Good post darkvibe, although I have heard another explanation for why you should break in the barrel, that is related to what you are talking about. Most of the time, especially if a barrel is of a higher quality and lapped, there will be absolutely no burrs in the rifling of the barrel. Where you usually will get burrs is from reaming the barrel to chamber it in whatever caliber you want it to be in. Because of the shape of the bullets that we use today, it can be a bit hard to totally remove all the burrs from the chamber/neck. Some people believe that if you fire rounds through the barrel without properly breaking it in, you have the potential to push these burrs from the neck and chamber into the barrel. The next shot will do as darkvibe said and cause a build up over the burr and copper burrs from the bullet. This would later cause more fowling and possibily affect how the bullet flies. I've seen lots of tests by Krieger and Lilja that say that breakin doesn't have a negative affect on barrels or their life, but has the possibility of helping. So why would you not break your barrel in? My Krieger barrel costs a little over $400 BEFORE it is reamed or threaded to be put on my rifle. Why the heck would you not break in a barrel if it's not gonna hurt it, when it might help your barrel?

Itchy Trigger, I know of nobody that recommends you break in your barrel with 100 rounds. I also don't know of ANY caliber currently that will burn out a barrel in 1,000 rounds that are even loaded somewhat "hot". I'm building a .300 WSM and even loaded extremely hot it will last at least 3-5 times as many rounds as what you're talking about for the entire life of the barrel. If one uses moderate loadings, then you could get many more than that out of it. This is also just before when the barrel needs to be set back, so technically the barrel still has at least twice as many rounds as the first "life" of the barrel. Cleaning your rifle is NOT going to hurt it. So you fire 15 or 20 rounds cleaning the rifle. Most bench rifle shooters that I know will clean their rifles ever 15 shots or so anyway, some a few rounds less, some a few rounds more. Some tactical shooters don't clean their barrels for a LONG LONG time, unless they start shooting bad. Most people who shoot AR's or varmint rigs are NOT going to change their barrel after 3,000 rounds, some BR shooters don't, especially if they're found a "hummer". MOST manufacturers DON'T recommend a 100 or 150 round break in period, so it's not really that big of an issue. It doesn't mean that you can't aim and try to see how the barrel is shooting. It merely means that you have to clean it after you do so, it isn't gonna hurt it. Gayle McMillan also said "if you have a bad barrel, there's not much you can do to hurt it or help it." He says that you shouldn't use polishing compounds to break in a barrel because of what it can do to the bore. He doesn't say that it's necessarily bad to clean your barrel after every shot or two a solvent. He also warns that as long as you're using the right brushes, etc, it's not gonna hurt the rifling.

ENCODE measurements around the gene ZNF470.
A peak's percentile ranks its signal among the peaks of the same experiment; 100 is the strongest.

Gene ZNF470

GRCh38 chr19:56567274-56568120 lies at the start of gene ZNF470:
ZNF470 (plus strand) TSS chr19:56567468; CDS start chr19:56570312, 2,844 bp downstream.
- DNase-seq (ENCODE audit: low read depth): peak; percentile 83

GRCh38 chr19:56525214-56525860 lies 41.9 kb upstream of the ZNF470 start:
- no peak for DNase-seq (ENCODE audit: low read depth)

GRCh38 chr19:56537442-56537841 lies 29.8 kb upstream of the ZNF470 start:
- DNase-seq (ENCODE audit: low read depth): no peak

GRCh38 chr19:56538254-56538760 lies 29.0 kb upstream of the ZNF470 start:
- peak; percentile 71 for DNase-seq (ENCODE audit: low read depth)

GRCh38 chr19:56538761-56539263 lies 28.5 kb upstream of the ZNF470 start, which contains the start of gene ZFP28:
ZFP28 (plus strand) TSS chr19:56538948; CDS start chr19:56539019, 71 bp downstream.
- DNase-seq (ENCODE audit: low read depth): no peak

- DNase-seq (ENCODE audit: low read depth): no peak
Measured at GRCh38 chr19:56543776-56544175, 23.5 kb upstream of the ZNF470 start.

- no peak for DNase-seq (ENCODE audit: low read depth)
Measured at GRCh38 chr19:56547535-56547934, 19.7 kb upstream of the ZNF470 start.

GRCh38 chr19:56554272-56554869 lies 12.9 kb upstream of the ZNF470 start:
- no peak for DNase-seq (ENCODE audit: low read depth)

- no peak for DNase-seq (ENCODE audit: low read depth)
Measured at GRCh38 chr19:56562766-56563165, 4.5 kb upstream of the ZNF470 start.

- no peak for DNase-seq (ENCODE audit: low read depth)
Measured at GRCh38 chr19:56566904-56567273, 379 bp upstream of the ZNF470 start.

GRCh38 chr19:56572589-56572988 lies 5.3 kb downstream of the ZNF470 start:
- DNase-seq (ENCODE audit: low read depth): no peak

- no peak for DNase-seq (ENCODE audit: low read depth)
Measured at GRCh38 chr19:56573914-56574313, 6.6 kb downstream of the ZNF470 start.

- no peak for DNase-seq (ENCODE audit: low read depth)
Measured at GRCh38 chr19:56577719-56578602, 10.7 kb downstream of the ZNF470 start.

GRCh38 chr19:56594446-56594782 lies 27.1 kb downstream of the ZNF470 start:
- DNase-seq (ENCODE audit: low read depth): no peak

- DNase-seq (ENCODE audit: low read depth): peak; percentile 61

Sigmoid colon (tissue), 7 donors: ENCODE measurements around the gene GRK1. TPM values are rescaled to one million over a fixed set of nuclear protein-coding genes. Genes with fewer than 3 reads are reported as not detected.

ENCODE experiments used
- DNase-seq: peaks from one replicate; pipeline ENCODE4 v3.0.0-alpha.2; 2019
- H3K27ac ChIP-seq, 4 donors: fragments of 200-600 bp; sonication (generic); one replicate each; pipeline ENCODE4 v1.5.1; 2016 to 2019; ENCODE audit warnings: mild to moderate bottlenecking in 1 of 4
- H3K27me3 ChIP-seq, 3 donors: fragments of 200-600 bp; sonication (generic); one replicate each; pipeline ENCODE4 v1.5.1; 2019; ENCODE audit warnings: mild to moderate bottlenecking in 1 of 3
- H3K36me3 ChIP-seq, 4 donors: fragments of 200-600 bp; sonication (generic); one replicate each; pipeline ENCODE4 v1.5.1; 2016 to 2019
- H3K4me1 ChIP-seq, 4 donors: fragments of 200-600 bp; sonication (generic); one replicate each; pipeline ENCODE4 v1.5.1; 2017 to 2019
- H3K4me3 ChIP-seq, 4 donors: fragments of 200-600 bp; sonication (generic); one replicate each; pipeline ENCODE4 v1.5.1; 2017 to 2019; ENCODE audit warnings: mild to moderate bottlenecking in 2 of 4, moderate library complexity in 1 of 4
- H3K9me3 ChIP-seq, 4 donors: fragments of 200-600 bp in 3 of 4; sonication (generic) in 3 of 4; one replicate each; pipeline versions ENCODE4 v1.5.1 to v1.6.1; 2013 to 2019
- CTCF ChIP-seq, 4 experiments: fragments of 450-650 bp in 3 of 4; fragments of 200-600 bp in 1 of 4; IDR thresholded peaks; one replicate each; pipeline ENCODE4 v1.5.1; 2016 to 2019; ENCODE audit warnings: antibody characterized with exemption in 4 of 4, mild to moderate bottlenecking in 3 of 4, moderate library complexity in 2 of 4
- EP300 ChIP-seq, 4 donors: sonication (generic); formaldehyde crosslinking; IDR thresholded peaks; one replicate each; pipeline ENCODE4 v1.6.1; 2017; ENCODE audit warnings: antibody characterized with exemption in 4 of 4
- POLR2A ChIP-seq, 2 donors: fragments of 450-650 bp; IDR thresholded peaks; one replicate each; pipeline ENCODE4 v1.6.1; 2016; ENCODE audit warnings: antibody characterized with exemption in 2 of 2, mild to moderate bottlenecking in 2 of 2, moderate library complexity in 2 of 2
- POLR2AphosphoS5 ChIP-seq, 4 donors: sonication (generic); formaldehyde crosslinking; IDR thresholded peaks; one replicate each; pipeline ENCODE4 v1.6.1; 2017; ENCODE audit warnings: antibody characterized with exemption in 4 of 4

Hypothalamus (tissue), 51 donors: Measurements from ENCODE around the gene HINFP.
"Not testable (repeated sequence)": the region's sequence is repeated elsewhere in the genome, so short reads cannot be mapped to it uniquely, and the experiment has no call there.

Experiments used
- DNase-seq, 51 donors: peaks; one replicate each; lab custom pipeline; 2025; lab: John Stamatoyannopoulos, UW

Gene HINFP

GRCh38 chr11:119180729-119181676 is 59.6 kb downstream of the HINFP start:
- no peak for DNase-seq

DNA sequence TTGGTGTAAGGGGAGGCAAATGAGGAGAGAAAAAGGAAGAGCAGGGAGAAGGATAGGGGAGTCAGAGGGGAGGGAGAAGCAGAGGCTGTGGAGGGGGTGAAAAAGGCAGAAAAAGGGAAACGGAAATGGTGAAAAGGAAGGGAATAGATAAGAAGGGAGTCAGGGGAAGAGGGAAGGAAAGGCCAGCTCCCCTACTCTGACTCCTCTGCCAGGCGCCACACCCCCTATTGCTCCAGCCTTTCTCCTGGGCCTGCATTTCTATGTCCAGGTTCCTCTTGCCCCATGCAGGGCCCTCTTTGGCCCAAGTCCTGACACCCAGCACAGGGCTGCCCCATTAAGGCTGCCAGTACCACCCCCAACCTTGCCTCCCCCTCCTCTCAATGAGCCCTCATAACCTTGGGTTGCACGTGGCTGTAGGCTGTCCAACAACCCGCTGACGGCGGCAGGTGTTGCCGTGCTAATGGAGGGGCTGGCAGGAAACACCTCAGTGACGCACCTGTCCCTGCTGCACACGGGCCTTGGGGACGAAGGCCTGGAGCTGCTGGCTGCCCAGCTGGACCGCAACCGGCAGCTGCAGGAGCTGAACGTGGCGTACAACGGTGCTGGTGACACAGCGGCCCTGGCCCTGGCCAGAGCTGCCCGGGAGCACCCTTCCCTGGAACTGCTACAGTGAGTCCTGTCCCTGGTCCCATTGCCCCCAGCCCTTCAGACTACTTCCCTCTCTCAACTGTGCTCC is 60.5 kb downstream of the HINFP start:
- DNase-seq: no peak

Edit: Here is a page on Krieger's website that talks about copper fouling and how not polishing the throat of the barrel can impact it. I'll see if I can find more stuff from lilja, etc. http://www.kriegerbarrels.com/Break_In__Cleaning-c1246-wp2558.htm